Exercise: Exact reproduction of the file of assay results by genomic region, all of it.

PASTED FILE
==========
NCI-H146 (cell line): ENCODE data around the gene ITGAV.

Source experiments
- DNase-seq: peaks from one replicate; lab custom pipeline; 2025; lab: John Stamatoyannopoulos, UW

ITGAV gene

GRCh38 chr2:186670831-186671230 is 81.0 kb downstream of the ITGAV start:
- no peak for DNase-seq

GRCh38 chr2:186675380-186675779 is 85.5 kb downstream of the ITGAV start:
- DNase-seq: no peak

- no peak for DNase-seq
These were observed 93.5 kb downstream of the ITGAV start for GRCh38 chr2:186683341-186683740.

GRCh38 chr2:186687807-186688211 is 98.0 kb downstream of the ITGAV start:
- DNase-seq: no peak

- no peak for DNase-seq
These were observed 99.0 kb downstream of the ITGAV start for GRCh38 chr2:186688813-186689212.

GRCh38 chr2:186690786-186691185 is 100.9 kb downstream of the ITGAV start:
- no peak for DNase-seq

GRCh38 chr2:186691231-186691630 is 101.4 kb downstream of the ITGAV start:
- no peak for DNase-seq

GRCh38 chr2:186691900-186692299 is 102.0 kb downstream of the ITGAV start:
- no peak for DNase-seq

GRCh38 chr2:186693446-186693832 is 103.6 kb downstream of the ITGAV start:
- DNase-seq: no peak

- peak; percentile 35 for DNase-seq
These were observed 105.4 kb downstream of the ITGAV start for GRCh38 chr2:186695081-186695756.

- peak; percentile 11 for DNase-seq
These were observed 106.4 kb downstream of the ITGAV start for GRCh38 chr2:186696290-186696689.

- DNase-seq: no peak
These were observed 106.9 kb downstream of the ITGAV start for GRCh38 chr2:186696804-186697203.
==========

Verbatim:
NCI-H146 (cell line): ENCODE data around the gene ITGAV.

Source experiments
- DNase-seq: peaks from one replicate; lab custom pipeline; 2025; lab: John Stamatoyannopoulos, UW

ITGAV gene

GRCh38 chr2:186670831-186671230 is 81.0 kb downstream of the ITGAV start:
- no peak for DNase-seq

GRCh38 chr2:186675380-186675779 is 85.5 kb downstream of the ITGAV start:
- DNase-seq: no peak

- no peak for DNase-seq
These were observed 93.5 kb downstream of the ITGAV start for GRCh38 chr2:186683341-186683740.

GRCh38 chr2:186687807-186688211 is 98.0 kb downstream of the ITGAV start:
- DNase-seq: no peak

- no peak for DNase-seq
These were observed 99.0 kb downstream of the ITGAV start for GRCh38 chr2:186688813-186689212.

GRCh38 chr2:186690786-186691185 is 100.9 kb downstream of the ITGAV start:
- no peak for DNase-seq

GRCh38 chr2:186691231-186691630 is 101.4 kb downstream of the ITGAV start:
- no peak for DNase-seq

GRCh38 chr2:186691900-186692299 is 102.0 kb downstream of the ITGAV start:
- no peak for DNase-seq

GRCh38 chr2:186693446-186693832 is 103.6 kb downstream of the ITGAV start:
- DNase-seq: no peak

- peak; percentile 35 for DNase-seq
These were observed 105.4 kb downstream of the ITGAV start for GRCh38 chr2:186695081-186695756.

- peak; percentile 11 for DNase-seq
These were observed 106.4 kb downstream of the ITGAV start for GRCh38 chr2:186696290-186696689.

- DNase-seq: no peak
These were observed 106.9 kb downstream of the ITGAV start for GRCh38 chr2:186696804-186697203.